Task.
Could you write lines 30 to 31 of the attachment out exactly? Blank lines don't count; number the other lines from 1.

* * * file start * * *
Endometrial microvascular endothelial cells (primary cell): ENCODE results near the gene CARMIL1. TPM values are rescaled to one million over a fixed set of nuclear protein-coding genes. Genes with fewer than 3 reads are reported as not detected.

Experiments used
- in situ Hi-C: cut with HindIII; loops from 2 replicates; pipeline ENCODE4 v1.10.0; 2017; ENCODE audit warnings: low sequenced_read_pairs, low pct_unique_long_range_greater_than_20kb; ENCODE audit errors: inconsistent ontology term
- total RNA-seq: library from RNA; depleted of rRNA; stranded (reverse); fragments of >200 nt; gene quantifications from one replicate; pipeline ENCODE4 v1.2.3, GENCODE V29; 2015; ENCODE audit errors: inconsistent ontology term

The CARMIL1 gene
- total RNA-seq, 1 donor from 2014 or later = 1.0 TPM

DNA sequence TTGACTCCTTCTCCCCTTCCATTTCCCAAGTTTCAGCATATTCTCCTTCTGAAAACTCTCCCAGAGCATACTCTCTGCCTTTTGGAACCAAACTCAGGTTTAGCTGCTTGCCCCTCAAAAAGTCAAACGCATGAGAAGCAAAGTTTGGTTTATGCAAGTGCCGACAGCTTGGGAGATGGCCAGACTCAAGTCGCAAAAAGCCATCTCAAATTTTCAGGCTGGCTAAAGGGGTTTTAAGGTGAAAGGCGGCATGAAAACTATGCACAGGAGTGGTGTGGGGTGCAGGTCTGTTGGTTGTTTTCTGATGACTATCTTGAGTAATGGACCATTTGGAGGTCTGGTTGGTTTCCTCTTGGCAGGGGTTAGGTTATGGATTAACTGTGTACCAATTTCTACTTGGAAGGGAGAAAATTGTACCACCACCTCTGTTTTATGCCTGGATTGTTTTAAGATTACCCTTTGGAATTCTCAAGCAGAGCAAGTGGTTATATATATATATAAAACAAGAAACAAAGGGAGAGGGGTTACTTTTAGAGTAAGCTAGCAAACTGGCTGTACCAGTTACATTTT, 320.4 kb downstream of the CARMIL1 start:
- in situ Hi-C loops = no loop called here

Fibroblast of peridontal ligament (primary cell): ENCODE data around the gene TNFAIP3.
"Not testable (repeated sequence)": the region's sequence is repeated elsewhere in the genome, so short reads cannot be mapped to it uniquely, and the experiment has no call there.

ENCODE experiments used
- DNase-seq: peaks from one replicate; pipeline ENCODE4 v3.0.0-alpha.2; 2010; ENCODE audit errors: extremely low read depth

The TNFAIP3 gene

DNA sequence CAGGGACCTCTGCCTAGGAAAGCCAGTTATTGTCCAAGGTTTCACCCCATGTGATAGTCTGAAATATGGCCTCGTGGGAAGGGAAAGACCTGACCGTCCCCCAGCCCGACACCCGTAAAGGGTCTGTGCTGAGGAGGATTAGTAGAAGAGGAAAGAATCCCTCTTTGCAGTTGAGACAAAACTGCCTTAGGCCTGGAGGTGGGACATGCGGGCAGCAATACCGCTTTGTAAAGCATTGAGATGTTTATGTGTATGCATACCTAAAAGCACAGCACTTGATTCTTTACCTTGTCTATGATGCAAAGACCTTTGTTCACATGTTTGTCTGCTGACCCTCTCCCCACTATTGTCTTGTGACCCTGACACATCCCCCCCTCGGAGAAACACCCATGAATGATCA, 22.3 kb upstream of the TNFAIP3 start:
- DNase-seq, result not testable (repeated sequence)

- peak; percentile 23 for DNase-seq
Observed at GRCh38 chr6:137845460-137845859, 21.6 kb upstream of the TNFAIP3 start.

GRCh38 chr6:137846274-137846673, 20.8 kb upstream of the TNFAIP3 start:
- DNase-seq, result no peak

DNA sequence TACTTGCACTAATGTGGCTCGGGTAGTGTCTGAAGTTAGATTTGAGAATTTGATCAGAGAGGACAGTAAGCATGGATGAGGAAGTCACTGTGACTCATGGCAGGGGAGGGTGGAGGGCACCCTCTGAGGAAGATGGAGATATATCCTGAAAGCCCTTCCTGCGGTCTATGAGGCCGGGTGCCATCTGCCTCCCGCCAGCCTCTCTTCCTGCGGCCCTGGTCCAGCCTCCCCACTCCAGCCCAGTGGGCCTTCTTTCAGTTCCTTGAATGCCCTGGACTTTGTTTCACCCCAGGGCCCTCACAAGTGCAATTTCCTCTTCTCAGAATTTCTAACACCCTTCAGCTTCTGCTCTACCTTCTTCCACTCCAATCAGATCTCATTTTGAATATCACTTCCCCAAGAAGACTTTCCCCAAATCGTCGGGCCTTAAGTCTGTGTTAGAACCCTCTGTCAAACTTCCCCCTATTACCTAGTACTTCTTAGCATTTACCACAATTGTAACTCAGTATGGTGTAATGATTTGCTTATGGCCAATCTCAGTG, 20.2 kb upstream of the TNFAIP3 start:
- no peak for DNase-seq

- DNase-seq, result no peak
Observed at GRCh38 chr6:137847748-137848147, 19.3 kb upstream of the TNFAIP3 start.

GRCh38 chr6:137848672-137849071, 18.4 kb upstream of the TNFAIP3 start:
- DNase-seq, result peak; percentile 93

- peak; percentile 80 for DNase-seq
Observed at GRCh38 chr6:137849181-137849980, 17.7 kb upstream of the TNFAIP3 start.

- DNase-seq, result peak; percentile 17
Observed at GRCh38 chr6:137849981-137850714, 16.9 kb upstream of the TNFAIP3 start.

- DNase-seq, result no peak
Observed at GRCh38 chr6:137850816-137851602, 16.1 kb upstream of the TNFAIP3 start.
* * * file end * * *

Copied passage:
- DNase-seq, result no peak
Observed at GRCh38 chr6:137850816-137851602, 16.1 kb upstream of the TNFAIP3 start.